Sunday, November 29, 2009

All My Life's a Circle...

Concentric circles are cool in general and important in poetry. They exude inclusiveness while acknowledging distinctiveness; they reflect the whole but also impart a sense of the multiplicity of conditions.

Psalm 145 verse 16 presents us with a series of concentric circles surrounding the idea of divine providence. To what extent does God strike up a relationship with us in His world? And what is the nature of that connection? Perhaps there is no relationship at all with us?

These questions are raised obliquely in verse 16 as David poetically draws circle upon circle to convey his messages all together. In order to appreciate the motifs we must be ready to divide verses not simply into versets but even smaller pieces, as long as there still remains a coherent thought.

1. God is close
2. God is close to all
3. God is close to all who call Him
4. God is close to all who call Him in truth

Which one is right? All of them! At different times, in different locales, with different populations, the answer to this question takes on a new form. In a psalm which sometimes conveys the transcendence of God, with objective praises referring to His almighty power and omniscience (verse 3, God is great and His greatness is unsearchable; verse 8, God's all encompassing compassion; verse 9, God's greatness and mercy to all creations; God's kingship is eternal...), verse 18 journeys to the other pole of the spectrum--God's immanence.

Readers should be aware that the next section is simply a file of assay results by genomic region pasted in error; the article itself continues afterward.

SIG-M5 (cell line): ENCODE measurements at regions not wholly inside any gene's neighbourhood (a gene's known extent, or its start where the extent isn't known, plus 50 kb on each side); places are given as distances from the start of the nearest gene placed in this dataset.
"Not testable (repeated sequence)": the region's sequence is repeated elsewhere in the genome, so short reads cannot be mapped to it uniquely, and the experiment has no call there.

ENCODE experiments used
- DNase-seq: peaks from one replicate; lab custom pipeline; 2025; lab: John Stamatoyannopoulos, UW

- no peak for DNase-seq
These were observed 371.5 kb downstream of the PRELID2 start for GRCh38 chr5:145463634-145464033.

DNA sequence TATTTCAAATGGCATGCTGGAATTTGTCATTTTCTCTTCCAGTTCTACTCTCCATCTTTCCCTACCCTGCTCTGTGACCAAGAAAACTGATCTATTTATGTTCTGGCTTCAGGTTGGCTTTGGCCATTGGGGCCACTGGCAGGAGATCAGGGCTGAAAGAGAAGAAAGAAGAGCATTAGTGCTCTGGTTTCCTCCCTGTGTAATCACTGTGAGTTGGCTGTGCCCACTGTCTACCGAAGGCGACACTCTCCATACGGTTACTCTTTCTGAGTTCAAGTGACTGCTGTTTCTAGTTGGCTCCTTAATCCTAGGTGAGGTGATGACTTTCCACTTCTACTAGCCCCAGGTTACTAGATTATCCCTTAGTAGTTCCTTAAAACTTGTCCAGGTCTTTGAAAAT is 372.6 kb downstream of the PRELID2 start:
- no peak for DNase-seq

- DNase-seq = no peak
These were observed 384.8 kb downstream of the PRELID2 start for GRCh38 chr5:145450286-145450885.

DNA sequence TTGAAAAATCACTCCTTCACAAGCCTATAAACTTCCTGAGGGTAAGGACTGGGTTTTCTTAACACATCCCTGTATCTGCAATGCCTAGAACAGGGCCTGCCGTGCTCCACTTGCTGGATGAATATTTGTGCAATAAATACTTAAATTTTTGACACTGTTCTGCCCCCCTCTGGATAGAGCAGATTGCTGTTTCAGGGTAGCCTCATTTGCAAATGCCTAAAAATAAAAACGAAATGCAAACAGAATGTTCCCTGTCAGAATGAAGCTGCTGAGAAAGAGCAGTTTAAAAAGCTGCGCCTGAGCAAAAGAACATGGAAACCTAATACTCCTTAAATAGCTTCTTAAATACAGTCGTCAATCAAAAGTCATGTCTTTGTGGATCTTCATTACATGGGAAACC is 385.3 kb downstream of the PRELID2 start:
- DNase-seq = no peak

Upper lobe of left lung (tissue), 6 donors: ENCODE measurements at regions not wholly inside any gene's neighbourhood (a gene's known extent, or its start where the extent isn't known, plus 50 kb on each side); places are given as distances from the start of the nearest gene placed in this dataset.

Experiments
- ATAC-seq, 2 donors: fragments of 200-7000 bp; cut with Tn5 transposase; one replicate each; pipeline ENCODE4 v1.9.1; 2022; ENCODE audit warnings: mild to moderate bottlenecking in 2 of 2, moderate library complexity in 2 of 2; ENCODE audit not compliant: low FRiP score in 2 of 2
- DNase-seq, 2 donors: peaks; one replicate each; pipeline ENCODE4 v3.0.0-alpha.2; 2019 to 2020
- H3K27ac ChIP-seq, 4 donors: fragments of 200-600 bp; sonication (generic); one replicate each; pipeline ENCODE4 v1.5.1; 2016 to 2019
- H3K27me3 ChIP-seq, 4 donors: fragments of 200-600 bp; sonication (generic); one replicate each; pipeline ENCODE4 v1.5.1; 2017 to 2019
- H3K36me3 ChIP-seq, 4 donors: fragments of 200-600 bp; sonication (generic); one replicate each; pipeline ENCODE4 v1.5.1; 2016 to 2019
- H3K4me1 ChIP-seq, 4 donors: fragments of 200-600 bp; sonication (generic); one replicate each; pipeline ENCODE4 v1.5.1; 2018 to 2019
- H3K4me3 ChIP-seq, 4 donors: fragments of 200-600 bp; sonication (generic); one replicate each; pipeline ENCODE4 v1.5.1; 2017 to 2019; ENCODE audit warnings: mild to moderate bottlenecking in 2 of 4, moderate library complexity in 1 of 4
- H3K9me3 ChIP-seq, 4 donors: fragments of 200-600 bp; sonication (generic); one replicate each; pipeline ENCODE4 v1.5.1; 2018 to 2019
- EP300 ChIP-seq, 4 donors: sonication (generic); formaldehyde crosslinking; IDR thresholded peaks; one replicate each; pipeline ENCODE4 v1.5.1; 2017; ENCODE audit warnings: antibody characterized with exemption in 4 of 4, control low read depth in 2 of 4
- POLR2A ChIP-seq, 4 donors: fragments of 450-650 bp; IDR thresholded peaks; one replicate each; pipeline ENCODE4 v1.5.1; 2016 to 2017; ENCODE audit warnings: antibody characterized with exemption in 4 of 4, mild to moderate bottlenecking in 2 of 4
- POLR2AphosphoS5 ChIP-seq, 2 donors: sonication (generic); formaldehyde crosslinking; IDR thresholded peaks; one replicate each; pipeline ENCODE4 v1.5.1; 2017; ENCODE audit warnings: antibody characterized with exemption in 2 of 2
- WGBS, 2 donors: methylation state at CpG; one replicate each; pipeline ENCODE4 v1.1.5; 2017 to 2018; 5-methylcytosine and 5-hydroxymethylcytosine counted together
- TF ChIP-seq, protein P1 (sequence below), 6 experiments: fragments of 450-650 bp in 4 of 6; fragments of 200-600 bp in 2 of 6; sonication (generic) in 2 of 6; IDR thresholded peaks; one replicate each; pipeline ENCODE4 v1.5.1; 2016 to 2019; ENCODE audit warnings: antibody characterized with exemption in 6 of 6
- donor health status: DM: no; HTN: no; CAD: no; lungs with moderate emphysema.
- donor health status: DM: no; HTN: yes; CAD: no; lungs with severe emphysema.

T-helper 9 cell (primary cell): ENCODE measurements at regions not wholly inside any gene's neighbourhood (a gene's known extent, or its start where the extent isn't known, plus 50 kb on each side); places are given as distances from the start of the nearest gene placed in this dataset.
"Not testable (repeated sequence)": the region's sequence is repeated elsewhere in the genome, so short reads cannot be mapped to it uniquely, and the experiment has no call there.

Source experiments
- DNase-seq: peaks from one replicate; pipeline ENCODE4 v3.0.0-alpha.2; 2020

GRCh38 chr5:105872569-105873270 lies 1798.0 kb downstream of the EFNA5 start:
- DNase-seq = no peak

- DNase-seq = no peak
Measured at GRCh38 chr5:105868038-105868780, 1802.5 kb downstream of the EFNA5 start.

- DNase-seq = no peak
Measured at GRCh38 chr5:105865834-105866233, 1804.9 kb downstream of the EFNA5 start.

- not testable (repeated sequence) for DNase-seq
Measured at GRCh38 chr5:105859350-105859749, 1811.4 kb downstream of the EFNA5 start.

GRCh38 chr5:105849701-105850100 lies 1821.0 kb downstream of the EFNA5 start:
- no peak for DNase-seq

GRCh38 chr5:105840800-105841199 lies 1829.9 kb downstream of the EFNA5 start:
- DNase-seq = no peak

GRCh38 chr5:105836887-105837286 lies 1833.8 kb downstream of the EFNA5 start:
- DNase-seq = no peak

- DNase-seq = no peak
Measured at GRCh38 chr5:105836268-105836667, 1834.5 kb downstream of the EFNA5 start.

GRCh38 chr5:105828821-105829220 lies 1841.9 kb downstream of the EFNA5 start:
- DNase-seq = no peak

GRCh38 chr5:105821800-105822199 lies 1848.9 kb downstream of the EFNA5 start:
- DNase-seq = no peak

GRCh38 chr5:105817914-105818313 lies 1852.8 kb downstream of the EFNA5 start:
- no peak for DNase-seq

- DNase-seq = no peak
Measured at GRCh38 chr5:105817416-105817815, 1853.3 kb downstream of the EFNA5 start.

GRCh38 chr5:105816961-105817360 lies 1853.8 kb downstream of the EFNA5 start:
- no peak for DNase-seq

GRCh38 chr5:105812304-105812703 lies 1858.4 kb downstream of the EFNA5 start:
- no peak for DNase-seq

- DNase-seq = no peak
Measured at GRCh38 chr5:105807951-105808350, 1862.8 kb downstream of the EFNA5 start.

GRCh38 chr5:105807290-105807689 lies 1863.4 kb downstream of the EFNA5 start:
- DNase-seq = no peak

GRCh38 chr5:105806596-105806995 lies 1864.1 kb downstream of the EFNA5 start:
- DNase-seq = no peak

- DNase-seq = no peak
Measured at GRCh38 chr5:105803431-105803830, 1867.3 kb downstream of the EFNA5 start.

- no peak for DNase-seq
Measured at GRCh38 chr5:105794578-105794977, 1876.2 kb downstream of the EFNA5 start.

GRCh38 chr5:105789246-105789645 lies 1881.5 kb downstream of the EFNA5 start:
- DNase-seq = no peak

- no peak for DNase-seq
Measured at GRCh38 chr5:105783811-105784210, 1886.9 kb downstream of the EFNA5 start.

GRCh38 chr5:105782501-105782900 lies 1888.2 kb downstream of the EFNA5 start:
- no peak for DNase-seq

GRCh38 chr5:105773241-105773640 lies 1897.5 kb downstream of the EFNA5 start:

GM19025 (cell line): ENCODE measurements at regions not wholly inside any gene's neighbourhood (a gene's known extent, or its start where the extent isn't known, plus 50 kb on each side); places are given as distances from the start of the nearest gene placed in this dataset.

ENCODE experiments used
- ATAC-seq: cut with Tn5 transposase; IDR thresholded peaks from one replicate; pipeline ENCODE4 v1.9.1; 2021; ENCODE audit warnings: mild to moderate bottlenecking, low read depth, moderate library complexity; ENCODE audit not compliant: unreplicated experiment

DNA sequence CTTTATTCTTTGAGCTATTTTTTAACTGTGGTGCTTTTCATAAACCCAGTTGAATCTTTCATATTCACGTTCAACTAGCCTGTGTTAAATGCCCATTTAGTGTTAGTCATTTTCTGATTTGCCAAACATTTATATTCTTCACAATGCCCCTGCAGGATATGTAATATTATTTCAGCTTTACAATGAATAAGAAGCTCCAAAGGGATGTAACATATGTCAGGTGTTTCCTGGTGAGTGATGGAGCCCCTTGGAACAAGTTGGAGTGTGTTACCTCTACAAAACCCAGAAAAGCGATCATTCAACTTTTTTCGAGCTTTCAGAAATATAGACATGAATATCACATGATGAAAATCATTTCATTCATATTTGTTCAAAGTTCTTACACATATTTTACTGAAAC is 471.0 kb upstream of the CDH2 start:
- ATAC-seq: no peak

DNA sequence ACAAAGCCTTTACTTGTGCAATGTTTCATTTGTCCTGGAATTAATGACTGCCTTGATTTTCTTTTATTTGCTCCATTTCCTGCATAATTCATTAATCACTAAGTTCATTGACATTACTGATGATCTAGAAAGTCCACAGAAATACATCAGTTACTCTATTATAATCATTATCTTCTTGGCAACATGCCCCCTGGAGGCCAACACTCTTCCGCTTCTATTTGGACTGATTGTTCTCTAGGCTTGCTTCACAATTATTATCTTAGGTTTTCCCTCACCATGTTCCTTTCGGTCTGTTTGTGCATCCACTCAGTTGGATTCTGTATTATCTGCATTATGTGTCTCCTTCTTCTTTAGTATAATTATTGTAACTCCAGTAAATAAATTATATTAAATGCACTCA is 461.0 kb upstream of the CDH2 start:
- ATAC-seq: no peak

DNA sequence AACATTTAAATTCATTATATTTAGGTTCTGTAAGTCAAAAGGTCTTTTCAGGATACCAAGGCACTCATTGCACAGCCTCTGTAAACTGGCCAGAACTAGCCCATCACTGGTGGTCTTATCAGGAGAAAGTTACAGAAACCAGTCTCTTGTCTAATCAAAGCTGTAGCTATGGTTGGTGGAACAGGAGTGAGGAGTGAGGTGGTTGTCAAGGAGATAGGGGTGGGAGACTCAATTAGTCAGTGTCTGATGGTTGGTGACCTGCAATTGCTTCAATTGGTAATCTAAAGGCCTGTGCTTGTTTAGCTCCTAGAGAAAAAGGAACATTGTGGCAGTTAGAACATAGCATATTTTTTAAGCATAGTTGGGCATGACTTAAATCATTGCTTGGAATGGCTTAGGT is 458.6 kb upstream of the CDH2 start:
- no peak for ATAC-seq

Immanence is about closeness. How close? Close to whom? Close when?
The answer is found in a typically all encompassing manner in verse 18. Concentric circles embody all of God's closeness with us on earth. 1. It exists. 2. It exists or can exist for all humanity--'children of God'. 3. But is there not a covenant, a relationship built on the responsibility of one to the other? Close to those who call. 4. Even within the realm of calling out to God there are degradations, another circle within a circle. Who stands in the inner sanctum? Who merits to stand by the rock and witness the fleeting yet supernal experience?

"Those who call to Him in truth".

ve'idach perusha zil gmor